England star Moeen Ali used his retirement announcement to call on a new generation of British Muslim cricketers to follow in his footsteps.
The 34-year-old confirmed his immediate retirement from the game on Monday, after briefing captain Joe Root and head coach Chris Silverwood of his decision last week.
Ali took 195 wickets and completed 2,914 races through 64 test matches representing his country during a seven-year international career.
Speaking after his ruling was made public, he said he hoped he had made such a big impact off the pitch as he did during his tenure as an international tester.
“I probably didn’t realize how big it was, but it’s a huge thing,” he told The Guardian when asked about his role as representative of British Asians in a English jersey.
“It didn’t seem like a burden, but I felt like there was a more important goal to me than just the beating and bowling. There was a goal of trying to inspire others.
“You always need someone to inspire you or [make you] say “if he can do it, me too”. I hope there is someone who thinks that. I certainly felt this when I first saw [South Africa’s] Hashim Amla on TV.
“It takes a little spark. I wish in 10 years someone would say ‘Moeen made it easier for me’.”
Ali chose to make his decision now ahead of the Ashes series in Australia this winter, admitting he “felt like he was done” in the recent series against India.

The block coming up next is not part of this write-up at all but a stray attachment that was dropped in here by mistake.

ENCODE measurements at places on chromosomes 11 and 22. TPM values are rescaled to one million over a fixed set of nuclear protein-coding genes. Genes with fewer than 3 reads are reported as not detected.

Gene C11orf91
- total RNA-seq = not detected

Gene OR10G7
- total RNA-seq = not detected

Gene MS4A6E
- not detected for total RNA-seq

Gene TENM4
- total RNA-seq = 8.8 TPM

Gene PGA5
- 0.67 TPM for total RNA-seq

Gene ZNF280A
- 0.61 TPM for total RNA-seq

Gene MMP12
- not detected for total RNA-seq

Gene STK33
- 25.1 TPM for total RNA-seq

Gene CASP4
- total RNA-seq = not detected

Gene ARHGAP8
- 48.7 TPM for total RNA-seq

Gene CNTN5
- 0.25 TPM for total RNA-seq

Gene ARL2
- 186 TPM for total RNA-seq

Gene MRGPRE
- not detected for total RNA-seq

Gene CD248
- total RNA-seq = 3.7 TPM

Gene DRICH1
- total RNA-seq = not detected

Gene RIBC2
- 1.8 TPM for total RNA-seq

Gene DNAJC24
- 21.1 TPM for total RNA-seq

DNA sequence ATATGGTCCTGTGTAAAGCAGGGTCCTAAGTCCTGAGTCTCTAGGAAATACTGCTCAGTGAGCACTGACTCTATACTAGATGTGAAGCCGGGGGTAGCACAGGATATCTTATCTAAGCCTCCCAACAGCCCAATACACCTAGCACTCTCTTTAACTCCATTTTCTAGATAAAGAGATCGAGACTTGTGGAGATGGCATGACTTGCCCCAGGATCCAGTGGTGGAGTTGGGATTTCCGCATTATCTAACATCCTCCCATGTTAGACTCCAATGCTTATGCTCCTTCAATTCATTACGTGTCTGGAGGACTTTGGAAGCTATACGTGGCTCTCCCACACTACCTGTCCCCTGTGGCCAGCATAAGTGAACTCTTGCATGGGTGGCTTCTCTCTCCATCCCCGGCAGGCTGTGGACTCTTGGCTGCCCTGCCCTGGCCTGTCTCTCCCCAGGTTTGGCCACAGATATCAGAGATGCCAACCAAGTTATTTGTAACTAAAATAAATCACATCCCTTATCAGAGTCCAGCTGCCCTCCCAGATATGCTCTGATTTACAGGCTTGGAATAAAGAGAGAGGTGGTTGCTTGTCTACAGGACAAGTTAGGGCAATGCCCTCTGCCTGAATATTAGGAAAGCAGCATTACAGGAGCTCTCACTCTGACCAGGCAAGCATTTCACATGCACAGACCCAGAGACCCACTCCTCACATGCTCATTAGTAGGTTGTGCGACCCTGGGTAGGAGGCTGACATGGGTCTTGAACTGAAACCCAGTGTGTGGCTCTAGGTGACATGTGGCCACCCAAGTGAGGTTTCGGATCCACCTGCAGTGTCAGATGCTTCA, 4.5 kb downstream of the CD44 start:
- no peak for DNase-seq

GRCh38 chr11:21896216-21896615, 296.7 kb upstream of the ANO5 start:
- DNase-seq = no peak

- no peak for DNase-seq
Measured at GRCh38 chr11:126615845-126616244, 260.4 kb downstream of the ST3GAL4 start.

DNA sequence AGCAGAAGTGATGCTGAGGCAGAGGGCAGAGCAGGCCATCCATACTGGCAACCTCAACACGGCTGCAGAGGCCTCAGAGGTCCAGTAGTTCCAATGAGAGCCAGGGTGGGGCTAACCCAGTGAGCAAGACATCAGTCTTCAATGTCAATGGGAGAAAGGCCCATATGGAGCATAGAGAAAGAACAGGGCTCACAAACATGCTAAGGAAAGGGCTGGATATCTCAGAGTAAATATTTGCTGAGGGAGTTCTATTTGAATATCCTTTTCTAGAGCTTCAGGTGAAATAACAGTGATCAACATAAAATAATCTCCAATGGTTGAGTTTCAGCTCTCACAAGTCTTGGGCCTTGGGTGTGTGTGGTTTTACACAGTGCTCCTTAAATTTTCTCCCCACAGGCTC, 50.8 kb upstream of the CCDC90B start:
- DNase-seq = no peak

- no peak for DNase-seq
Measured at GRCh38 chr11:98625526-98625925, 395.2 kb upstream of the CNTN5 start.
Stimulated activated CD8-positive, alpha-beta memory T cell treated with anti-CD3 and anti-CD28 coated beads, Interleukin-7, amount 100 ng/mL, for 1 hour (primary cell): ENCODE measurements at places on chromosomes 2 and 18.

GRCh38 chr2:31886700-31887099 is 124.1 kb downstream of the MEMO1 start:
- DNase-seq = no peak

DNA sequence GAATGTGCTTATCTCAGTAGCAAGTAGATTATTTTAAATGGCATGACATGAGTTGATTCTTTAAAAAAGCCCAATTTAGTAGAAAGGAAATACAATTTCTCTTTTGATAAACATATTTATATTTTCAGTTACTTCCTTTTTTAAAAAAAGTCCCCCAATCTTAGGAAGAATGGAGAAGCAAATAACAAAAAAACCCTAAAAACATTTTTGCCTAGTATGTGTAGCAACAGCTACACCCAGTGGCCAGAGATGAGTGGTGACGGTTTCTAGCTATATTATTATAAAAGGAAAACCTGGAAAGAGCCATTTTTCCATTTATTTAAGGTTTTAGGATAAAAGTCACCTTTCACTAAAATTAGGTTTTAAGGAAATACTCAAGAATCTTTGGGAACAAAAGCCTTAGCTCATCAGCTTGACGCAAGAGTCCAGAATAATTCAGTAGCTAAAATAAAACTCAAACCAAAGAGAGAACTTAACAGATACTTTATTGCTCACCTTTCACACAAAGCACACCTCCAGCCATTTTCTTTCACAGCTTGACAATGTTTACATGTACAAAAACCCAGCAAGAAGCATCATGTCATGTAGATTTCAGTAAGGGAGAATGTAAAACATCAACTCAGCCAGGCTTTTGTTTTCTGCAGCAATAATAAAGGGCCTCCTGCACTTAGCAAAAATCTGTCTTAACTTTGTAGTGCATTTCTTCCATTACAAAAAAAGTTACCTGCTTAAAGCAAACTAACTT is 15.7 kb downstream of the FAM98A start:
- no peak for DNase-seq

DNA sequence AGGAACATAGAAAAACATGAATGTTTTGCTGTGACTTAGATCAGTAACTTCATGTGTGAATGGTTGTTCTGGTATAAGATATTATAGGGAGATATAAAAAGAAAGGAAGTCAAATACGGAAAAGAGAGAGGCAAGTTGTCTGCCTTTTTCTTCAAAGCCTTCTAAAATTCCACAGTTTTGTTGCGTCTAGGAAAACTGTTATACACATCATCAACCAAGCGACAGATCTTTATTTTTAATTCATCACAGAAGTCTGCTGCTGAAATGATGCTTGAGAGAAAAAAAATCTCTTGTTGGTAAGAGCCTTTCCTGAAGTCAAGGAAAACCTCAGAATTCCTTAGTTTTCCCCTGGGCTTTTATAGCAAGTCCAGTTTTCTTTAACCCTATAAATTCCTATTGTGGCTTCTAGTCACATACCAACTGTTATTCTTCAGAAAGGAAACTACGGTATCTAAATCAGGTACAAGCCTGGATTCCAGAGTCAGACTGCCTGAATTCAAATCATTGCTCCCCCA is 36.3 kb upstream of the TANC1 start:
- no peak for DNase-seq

“I was thinking about the Ashes and how much I would have loved to go back and do well there. But it’s such a long trip if I’m not there and I think it would be very, very difficult,” said he declared. admitted.
With his testing career over, the 34-year-old intends to continue playing the game in white ball formats.
He was bought by the Chennai Super Kings for £ 700,000 for the 2021 Indian Premier League T20 competition and wants to earn silverware there.
And Ali will “do whatever it takes” to help England in the next two T20 World Cups and the 50+ competition in 2023.
“I enjoyed Test Cricket but the intensity can be too much at times and I feel like I’ve done enough and I’m happy and satisfied with what I’ve done,” he concluded.